- The Washington Times - Thursday, June 28, 2001

Rep. Bob Ney will introduce a new campaign finance reform bill today that would allow interest groups to run issue ads and would allow parties to collect "soft money" for party-building activities.
The Ney bill is an effort to siphon support away from the McCain-Feingold bill pending in the Senate.
Soft money is banned entirely and interest groups are restricted in the way they can run ads within 60 days of a federal election under the McCain-Feingold bill and in the Shays-Meehan bill, which is the House equivalent.
But Republican opponents of the bills saw an opening when black and Hispanic representatives showed reluctance to support a bill that could hamper parties' and interest groups' efforts to get out their voters.
Mr. Ney, an Ohio Republican and chairman of the House Administration Committee, crafted this bill with an eye to winning their support. His bill would:
Cap donations of soft money unregulated big-dollar donations to parties at $75,000.
Leave the cap on "hard-money" contributions that go directly to candidates at $1,000, rather than raising it to $2,000 as McCain-Feingold does.
Allow parties to spend soft money on "get-out-the-vote" and registration efforts.
Allow interest groups to run issue ads anytime, but would require groups that spend more than $50,000 within 120 days of a federal election to disclose the group's officers and the amount of money they spent.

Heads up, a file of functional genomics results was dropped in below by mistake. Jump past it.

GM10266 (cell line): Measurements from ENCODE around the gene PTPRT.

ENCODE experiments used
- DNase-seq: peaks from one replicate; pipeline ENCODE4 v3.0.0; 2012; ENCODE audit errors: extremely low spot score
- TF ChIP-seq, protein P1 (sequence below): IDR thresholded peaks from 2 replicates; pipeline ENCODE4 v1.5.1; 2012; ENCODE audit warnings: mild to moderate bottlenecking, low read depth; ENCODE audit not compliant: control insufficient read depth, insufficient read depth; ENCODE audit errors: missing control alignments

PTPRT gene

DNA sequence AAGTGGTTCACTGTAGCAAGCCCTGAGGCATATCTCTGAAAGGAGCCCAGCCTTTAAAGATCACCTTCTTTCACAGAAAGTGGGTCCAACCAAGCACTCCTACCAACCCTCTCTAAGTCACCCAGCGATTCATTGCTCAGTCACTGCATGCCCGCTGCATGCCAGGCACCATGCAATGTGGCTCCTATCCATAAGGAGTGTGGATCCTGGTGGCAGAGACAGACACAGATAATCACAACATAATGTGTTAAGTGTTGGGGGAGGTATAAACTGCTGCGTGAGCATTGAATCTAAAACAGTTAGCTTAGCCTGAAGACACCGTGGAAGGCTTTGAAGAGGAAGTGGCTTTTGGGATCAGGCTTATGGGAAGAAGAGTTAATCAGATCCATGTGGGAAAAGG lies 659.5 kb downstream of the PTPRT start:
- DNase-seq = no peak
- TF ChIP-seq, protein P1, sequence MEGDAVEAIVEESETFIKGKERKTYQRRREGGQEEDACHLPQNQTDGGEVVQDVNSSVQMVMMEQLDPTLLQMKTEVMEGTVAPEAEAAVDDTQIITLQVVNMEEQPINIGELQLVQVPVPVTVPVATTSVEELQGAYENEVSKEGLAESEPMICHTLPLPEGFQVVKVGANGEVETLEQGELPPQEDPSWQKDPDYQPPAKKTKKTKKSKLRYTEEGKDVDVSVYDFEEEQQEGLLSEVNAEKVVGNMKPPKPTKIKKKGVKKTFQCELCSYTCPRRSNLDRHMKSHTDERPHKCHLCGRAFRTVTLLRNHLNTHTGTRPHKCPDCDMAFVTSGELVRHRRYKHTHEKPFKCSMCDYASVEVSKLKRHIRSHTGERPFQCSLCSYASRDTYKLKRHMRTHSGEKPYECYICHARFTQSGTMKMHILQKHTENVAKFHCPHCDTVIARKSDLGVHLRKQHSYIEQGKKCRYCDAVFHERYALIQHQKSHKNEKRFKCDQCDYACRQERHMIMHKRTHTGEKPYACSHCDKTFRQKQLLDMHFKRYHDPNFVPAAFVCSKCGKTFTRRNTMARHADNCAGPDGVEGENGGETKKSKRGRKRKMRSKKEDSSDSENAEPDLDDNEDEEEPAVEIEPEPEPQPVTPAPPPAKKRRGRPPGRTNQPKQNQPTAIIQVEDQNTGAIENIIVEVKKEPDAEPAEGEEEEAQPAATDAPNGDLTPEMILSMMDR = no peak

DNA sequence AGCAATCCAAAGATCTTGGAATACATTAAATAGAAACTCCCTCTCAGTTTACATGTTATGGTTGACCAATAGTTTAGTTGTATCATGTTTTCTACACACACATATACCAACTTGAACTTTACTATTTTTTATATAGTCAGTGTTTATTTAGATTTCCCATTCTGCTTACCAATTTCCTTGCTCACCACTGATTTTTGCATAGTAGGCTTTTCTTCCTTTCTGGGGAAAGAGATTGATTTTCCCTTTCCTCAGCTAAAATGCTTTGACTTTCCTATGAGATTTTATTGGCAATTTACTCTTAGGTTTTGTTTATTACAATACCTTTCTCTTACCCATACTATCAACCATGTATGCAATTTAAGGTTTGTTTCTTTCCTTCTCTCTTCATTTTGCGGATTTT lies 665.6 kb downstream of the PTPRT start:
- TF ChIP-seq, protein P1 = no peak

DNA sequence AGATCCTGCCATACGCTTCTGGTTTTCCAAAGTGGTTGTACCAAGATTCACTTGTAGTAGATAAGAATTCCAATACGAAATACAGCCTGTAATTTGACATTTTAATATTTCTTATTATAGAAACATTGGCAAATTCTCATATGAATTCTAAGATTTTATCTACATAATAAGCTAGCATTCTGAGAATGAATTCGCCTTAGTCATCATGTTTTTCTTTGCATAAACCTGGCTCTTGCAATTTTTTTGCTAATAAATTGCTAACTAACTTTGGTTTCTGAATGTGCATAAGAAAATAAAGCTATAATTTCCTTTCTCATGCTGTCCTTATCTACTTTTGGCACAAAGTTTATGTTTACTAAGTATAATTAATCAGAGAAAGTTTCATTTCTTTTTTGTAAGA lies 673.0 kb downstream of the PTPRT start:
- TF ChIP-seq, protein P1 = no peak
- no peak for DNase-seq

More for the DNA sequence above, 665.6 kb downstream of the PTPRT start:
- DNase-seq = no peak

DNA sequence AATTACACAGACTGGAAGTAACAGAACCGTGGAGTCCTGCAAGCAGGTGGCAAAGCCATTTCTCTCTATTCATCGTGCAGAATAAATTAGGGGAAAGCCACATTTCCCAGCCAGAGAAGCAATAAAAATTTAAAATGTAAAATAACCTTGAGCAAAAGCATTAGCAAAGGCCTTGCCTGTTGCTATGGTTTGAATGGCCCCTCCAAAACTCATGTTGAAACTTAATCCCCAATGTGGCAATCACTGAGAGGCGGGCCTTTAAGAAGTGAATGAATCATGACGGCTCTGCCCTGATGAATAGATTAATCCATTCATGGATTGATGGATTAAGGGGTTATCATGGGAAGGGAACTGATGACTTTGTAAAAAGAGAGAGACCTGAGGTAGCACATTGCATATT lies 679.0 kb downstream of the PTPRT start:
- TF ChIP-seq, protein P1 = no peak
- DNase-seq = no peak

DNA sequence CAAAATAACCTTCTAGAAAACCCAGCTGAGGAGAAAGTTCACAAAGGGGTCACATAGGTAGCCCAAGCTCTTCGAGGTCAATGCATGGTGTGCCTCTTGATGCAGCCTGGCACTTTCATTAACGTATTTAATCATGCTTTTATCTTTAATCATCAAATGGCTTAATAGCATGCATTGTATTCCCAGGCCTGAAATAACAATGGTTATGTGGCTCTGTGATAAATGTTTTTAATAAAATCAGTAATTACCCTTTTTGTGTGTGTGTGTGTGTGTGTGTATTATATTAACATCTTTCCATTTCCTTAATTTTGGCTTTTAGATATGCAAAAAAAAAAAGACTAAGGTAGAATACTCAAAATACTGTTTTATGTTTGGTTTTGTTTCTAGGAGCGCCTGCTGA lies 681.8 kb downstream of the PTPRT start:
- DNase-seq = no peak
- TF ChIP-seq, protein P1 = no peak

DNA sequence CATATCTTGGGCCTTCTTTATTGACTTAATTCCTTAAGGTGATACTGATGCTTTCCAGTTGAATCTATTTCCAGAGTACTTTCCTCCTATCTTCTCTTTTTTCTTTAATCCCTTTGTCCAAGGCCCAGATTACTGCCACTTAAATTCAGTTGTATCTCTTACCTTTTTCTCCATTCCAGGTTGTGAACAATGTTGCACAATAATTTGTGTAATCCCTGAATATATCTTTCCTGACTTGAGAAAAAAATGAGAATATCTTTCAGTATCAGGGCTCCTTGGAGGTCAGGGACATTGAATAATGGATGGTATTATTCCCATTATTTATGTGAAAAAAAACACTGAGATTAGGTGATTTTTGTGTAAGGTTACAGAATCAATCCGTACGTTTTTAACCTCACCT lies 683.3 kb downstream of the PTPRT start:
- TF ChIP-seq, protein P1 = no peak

"It is a compatible bill with the Constitution," said Jim Forbes, a spokesman for Mr. Ney. "It does not destroy the ability of political parties to increase political participation and it does not gag political speech."
Mr. Ney scheduled a hearing on the bills for today, and was scheduled to meet last night with Rep. Christopher Shays, Connecticut Republican, who along with Rep. Martin T. Meehan, Massachusetts Democrat, is the chief sponsor of the House companion to the McCain-Feingold bill.
The House has passed bills similar to McCain-Feingold four times in the last decade, only to have them fail in the Senate. But this April the Senate passed the bill 59-41.
Supporters of the Senate bill sponsored by Sens. John McCain, Arizona Republican, and Russell D. Feingold, Wisconsin Democrat desperately want to avoid having a bill dissimilar to McCain-Feingold pass in the House because it would end up in a conference between the two chambers. There, supporters fear, the result would be either an empty shell or would contain a "poison pill" provision that would make it unacceptable to majorities in one house or the other.
Advocates of McCain-Feingold called the Ney bill a "sham."
"We think the Ney bill represents [House Majority Whip and Texas Republican] Tom DeLay's attempt at introducing sham reform into the House in order to kill what we believe to be real reform in the Shays-Meehan bill," said Matt Keller, a lobbyist for campaign finance reform advocates at Common Cause, whose president sent a letter to Mr. Ney yesterday criticizing the bill.
Republican leaders' strategy is clear, though. In several hearings on the bills, interest groups on both sides of the political spectrum, as well as black and Hispanic lawmakers, expressed concern that McCain-Feingold restrictions could hurt "get-out-the-vote" efforts and hurt interest groups' abilities to spread their messages.
Mr. Ney hopes that by keeping the contribution limit for hard money at $1,000, instead of the $2,000 called for in McCain-Feingold, his bill may entice support from Democrats who want some reform but fear Republicans' advantage in hard money.

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